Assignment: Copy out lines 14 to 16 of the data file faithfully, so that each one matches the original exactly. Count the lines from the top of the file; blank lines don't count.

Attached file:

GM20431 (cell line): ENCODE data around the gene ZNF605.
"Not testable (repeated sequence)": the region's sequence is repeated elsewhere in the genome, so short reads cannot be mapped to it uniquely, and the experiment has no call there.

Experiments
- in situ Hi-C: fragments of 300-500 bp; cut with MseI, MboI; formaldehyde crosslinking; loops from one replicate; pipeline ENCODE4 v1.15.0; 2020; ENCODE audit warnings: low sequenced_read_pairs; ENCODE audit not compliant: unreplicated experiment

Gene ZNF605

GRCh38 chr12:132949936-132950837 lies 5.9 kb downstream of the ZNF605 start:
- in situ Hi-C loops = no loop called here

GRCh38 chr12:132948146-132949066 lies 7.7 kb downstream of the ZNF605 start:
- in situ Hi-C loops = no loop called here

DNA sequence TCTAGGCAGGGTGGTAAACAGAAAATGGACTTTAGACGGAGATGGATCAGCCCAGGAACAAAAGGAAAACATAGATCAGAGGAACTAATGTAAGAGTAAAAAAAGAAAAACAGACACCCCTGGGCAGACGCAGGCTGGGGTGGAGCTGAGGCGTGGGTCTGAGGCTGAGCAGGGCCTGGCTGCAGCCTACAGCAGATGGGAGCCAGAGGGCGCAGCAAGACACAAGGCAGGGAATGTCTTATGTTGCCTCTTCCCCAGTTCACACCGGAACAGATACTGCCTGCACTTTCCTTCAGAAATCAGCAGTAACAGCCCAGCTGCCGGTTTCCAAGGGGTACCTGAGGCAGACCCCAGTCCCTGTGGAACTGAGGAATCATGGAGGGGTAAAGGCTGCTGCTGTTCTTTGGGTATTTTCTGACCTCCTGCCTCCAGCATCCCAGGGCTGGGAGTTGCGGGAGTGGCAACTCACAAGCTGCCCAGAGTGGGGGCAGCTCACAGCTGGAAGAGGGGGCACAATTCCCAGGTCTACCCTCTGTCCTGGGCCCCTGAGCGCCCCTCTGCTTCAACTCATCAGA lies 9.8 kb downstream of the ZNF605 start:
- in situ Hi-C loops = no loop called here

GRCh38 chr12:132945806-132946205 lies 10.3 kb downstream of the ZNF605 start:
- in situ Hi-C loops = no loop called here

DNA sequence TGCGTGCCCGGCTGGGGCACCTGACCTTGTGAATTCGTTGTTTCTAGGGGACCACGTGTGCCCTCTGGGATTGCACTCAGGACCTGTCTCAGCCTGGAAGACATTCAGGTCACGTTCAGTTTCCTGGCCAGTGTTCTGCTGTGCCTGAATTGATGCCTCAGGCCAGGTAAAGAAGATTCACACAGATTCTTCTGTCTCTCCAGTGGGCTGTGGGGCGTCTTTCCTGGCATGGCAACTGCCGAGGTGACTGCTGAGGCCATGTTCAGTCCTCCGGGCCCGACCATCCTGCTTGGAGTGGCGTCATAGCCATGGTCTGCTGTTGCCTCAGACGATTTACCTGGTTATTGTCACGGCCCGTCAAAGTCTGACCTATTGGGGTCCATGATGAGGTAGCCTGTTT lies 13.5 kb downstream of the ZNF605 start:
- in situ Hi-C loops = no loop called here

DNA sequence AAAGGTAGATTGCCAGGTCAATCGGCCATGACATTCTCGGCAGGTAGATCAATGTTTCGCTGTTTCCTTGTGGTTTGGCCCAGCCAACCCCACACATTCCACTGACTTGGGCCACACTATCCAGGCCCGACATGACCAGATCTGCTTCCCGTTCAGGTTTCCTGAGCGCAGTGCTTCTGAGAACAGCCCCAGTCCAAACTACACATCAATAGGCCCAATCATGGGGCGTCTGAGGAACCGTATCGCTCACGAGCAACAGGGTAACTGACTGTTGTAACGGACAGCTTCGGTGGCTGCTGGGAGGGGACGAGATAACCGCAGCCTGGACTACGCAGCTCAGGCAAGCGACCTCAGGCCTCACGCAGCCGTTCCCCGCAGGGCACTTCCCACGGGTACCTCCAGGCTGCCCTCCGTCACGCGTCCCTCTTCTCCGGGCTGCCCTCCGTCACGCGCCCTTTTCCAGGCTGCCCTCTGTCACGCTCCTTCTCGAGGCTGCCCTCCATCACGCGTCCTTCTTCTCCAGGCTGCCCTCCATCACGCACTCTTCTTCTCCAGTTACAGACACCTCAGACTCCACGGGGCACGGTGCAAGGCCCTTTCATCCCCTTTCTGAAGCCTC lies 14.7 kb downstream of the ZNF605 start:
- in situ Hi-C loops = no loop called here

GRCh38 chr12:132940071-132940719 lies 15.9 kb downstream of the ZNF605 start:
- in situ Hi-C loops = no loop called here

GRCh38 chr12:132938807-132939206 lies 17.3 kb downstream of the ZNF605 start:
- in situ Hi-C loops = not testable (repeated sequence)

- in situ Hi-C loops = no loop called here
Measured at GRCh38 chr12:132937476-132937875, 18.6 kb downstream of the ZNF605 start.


DNA sequence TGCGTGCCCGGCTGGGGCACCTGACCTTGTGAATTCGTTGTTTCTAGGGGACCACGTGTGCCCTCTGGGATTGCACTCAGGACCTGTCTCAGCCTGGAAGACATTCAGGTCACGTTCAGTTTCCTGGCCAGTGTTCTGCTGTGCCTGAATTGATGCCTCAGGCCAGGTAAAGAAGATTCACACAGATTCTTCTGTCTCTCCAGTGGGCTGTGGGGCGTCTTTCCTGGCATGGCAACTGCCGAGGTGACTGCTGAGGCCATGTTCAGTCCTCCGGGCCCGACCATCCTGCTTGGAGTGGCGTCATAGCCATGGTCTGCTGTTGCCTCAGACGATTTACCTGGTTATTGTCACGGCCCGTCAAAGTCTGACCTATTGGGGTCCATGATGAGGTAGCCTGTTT lies 13.5 kb downstream of the ZNF605 start:
- in situ Hi-C loops = no loop called here

DNA sequence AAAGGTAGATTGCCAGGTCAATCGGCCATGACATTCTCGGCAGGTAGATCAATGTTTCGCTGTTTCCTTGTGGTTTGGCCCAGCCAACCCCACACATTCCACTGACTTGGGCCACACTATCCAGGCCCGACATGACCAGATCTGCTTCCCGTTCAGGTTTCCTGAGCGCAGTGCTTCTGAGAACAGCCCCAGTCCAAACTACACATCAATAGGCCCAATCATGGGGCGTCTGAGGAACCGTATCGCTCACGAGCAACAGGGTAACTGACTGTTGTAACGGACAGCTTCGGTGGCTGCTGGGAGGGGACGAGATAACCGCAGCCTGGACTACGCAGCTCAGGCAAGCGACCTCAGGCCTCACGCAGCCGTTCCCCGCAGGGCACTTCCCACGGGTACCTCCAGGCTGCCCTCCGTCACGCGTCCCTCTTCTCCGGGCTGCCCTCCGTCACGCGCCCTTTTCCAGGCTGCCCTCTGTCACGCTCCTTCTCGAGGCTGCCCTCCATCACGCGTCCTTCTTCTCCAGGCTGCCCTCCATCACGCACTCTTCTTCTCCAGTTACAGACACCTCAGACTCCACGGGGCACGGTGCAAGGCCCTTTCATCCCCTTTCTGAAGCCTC lies 14.7 kb downstream of the ZNF605 start: